- Optical coherence tomography – OCT is another test that gives a cross-section view of the retinal tissues. It measures the thickness of both the retina and macula and shows any swelling or fluid accumulation in the area.
If any of the diagnostic tests show any irregularity or points to retinal diseases, a retinal surgery consultation is typically the next step.
Who Should Undergo and Expected Results
A retinal surgery consultation only becomes a possibility when the ophthalmologist or retinal specialist believes that there’s an imminent threat to the eyes and retinal surgery seems to be the best treatment plan. People who have been diagnosed with the following retinal diseases are usually candidates for retinal surgery consultation:
Diabetic retinopathy – this refers to the damage to retinal blood vessels because of diabetes. Blood is what keeps the retina tissue nourished for it to do its work accurately. When blood vessels become weak because of diabetes, they fail to deliver adequate blood supply to the retina and macula. They can even leak blood and fluid causing retinal and macular edema. The breakdown of blood vessels then prompts the body to manufacture new ones and these also involve the growth of scar tissue. These new growths block the light from reaching the retina and if they grow unchecked, they can eventually cause vision loss.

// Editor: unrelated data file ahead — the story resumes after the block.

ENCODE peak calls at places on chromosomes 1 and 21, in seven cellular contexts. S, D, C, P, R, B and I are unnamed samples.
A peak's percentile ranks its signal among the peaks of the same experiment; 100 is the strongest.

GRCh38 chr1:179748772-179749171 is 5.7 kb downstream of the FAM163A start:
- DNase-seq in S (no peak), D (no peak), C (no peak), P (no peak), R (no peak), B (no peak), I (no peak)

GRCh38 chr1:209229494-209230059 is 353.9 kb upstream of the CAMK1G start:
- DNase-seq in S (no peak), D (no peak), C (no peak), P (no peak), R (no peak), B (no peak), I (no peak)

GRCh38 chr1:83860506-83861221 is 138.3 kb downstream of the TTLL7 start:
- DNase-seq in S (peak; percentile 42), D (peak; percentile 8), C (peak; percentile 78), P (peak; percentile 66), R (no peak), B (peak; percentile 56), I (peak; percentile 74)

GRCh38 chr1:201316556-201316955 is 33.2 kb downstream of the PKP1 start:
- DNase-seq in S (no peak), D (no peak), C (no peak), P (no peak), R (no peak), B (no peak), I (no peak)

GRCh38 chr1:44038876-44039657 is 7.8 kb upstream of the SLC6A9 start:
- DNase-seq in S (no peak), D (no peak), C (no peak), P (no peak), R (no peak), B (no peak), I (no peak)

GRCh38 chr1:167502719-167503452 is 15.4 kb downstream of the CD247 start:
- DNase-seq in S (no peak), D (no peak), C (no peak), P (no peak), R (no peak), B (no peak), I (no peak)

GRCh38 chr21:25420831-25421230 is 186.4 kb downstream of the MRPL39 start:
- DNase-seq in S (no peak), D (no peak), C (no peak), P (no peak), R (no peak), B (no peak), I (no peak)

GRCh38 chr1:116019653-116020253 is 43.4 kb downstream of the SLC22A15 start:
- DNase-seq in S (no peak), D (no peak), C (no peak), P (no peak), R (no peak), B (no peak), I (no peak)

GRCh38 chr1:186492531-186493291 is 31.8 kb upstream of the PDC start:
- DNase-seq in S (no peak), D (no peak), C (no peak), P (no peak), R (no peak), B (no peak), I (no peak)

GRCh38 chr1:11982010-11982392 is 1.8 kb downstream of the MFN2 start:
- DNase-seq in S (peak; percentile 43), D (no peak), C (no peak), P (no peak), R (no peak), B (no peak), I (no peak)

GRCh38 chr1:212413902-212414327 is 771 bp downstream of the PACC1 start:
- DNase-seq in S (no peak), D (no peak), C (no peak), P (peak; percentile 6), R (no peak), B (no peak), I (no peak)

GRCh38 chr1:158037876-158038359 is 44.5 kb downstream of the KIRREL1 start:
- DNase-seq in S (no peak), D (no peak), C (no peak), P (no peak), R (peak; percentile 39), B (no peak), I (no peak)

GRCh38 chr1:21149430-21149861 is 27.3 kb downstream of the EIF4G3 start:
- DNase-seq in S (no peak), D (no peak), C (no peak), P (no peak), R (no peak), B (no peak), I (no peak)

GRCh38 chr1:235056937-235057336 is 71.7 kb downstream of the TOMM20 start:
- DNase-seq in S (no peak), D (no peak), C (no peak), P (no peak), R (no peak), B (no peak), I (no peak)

Retinal detachment – Retinal detachment, as the name suggests, means that the retina is torn or detached from the eye. This is an emergency condition that needs to be treated immediately or it could lead to permanent vision loss.
Macular hole - A macular hole is formed when the vitreous tightens and pulls on the retina. People with a macular hole often experience blurred or loss of central vision.
Retinal vein occlusions – The retina is dependent on the arteries and veins to deliver and remove blood, respectively, within the eyes. Retinal vein occlusions happen when the artery crosses over a vein, thereby blocking it and preventing it from returning blood back to the heart. When the vein is blocked or occluded, the blood builds up in it and some of it can leak. In such cases, surgery is performed to release the blockage.